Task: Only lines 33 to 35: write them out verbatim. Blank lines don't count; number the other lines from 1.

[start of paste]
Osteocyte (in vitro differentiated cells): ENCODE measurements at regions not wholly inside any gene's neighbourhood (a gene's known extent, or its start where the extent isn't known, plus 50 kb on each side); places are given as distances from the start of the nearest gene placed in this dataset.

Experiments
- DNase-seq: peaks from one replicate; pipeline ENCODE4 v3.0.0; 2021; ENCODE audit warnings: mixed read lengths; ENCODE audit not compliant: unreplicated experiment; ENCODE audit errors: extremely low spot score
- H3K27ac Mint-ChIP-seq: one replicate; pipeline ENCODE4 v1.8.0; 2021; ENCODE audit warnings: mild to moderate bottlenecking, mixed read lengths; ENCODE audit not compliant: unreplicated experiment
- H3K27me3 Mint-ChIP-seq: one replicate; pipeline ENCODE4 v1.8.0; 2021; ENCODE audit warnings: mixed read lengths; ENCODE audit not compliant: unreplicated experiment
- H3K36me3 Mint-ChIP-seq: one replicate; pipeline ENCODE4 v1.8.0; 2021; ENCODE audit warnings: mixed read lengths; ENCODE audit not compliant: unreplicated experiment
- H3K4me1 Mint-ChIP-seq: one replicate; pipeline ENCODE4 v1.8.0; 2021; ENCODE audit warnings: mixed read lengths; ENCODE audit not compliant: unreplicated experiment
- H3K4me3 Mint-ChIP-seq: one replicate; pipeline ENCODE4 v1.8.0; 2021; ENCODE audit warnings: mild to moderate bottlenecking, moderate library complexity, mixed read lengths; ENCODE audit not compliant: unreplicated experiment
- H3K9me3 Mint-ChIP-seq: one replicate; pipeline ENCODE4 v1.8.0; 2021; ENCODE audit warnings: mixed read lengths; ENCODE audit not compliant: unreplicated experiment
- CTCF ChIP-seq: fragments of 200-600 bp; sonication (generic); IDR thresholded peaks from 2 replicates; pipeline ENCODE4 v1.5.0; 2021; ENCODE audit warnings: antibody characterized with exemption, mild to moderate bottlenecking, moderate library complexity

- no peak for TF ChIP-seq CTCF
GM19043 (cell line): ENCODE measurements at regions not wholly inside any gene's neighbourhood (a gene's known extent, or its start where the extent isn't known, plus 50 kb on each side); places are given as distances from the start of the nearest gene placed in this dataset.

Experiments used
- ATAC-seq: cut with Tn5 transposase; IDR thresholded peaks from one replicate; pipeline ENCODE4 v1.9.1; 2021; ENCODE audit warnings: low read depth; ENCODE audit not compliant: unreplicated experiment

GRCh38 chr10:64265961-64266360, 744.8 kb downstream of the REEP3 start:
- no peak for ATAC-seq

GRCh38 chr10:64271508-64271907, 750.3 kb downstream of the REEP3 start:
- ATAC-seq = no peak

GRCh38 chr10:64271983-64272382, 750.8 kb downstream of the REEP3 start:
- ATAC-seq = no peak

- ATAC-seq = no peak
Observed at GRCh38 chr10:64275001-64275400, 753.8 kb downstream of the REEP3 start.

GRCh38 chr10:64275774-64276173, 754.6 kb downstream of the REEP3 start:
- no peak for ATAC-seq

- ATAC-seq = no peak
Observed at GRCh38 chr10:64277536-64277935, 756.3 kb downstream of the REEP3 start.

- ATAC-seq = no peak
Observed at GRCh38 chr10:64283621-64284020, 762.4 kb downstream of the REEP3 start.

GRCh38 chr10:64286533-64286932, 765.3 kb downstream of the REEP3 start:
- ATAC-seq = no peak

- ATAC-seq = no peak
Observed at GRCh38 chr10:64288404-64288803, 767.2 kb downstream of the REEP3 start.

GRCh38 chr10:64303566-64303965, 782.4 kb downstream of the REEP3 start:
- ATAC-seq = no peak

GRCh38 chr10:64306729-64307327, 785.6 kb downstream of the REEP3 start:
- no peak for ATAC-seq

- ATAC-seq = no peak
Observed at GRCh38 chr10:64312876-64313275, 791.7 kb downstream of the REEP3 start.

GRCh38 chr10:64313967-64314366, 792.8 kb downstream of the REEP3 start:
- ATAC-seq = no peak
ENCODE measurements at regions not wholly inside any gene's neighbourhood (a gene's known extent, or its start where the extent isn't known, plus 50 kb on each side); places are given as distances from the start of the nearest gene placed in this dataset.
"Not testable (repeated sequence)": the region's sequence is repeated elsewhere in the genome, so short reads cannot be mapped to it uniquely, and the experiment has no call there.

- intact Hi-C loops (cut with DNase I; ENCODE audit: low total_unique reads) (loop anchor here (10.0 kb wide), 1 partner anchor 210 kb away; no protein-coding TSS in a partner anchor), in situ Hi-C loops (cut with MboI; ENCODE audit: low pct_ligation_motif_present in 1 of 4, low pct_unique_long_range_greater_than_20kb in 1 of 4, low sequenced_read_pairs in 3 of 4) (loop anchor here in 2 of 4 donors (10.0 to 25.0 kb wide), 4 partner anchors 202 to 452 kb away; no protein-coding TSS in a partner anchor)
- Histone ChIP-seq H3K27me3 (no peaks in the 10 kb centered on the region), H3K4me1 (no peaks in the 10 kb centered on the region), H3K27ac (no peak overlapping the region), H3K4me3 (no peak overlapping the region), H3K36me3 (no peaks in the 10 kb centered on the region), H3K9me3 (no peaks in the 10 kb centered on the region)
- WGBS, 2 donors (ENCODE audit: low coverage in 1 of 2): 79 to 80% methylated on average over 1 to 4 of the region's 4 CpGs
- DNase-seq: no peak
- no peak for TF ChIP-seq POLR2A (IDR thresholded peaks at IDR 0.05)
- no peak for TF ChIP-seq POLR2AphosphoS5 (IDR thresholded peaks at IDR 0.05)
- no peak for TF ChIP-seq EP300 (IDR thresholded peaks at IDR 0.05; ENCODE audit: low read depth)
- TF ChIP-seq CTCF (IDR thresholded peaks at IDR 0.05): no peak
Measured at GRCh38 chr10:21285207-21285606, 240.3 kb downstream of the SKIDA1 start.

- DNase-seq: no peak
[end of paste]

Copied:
GRCh38 chr10:64303566-64303965, 782.4 kb downstream of the REEP3 start:
- ATAC-seq = no peak

GRCh38 chr10:64306729-64307327, 785.6 kb downstream of the REEP3 start: